In the conventional sense, philanthropy means "love for mankind, usually demonstrated by giving money to, or doing work for, other people." When it comes to financial philanthropy, most people who give generously are those who already consider themselves wealthy. As a financial advisor, I've seen this time and time again, and this makes sense to a certain degree. If you can't support your own family and pay the daily bills, you probably won't be writing $10,000 checks to even the most worthy of causes.
A few years ago, I went on a trip to a Land Rover training school in North Carolina. It was quite an experience. You get to drive a car that is smarter than you are, when it comes to driving on rough terrain. The instructor told me, "If you're going downhill and you start losing grip, don't brake." I thought he was kidding, but he wasn't. He explained that with this car, you actually had to step on the gas, which is so contrary to everything we are usually taught. If you're flying down a hill and you start losing control, your natural tendency is to step on the brake. But in this car, the trick was to do the opposite. The tires would then grab onto the dirt, engage, and provide the stability and grounding you needed.
Giving also sometimes seems counterintuitive, but it tends to work in the same way. Just when your instincts tell you to try to hold on to as much as you can get, experience has taught me (sometimes the hard way) that you have to do completely do the opposite, and find a way to give. This may sound like a simple principle, but it is one that often goes against so many of our deeply imprinted habits. Contrary to what many of us believe, giving is not an afterthought to success; it is, in my experience, the very foundation.
When I think about giving, I don't just think of it in terms of money. I also think about it in terms of our time, energy and attention. From firsthand experience, I've definitely learned that simply being concerned about my own selfish needs and desires is a certain recipe for unhappiness, while being of service and giving to others is where true fulfillment is found.
My understanding of the power of giving came about many years ago, when I was just starting out as a financial advisor. One of the initial appointments that I'd have with any new prospective client is what we call in the industry a "fact-finding session." The idea is that you are there simply to get information and gather data like their Social Security number, date of birth, place of work, the kind of house they lived in, income, assets and so on.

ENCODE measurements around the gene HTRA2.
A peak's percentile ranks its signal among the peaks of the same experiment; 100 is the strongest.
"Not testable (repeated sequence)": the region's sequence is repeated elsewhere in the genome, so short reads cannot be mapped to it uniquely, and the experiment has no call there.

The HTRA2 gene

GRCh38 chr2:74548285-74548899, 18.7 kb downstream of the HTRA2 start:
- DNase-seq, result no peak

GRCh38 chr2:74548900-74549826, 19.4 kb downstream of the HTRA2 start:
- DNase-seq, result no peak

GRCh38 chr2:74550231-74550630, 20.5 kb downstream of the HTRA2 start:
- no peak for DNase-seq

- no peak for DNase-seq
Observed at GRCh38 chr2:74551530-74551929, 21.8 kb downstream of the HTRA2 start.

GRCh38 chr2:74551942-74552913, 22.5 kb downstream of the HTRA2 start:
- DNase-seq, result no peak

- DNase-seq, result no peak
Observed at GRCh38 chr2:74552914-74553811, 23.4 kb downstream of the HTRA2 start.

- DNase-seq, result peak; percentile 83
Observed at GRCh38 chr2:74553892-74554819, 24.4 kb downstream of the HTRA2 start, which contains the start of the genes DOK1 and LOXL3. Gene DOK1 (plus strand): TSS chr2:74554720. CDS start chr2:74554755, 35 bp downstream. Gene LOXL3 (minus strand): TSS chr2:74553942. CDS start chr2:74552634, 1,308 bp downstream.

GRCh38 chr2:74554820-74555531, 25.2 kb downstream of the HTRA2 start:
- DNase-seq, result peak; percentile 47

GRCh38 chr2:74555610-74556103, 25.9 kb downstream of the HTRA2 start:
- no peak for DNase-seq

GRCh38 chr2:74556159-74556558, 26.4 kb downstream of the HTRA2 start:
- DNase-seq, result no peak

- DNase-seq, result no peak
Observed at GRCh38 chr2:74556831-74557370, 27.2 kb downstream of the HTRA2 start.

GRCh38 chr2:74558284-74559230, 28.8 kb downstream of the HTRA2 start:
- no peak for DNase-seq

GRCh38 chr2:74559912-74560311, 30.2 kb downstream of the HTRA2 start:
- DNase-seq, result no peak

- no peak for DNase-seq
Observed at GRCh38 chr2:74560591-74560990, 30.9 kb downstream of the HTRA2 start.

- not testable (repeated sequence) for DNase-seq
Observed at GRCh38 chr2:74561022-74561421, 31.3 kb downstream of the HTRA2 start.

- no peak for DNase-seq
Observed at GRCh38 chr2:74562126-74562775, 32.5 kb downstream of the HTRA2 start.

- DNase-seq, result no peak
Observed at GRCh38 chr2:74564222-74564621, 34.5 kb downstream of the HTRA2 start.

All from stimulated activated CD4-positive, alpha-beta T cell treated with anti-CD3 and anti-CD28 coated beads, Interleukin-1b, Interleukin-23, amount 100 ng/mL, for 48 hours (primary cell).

One day, I was getting out of my car and about to walk into a prospect's house to try to sell some insurance. I was way behind on my bills, and my mind was going on and on about how much I needed the sale. Desperation poured out of me as I caught my reflection in the car window. I stopped and looked hard at that reflection and said to myself, "Who would want to buy anything from you? Look at how desperate you look!"
I decided in that moment that I needed to drop my desperate, needy attitude and walk into this prospect's house with the attitude of someone who was looking to give without expecting anything in return. I dropped my worry about having to make a sale, and began to listen very deeply to what these prospective clients really wanted and needed. And as I approached more clients this way, my meetings started to transform, and my success as a financial advisor grew exponentially.
Although it sounds like a bit of a cliché, I was able to see firsthand as I was going through my own crisis around wealth and success that the more I gave to others, the more I received in return. I quickly began accomplishing more in the world and my income grew substantially. In addition to starting my own financial firm, I also became the chairman of the advisory board to The Autism Center of New Jersey Medical School, and started a fundraiser that we now hold every year, which to date has raised over a million dollars for autism research.
Too many of us spend our lives waiting to get something from the world so that we can show up as the person we always knew we could be. Deep in our hearts we think there's something missing. But when we flip that mindset, we can discover that by becoming a giver rather than a taker, we can change the world, literally, one person at a time.
Adapted from "Beyond Success: Redefining the Meaning of Prosperity." © 2009 Jeffrey L. Gitterman. All rights reserved. Published by AMACOM Books. A Division of the American management Association.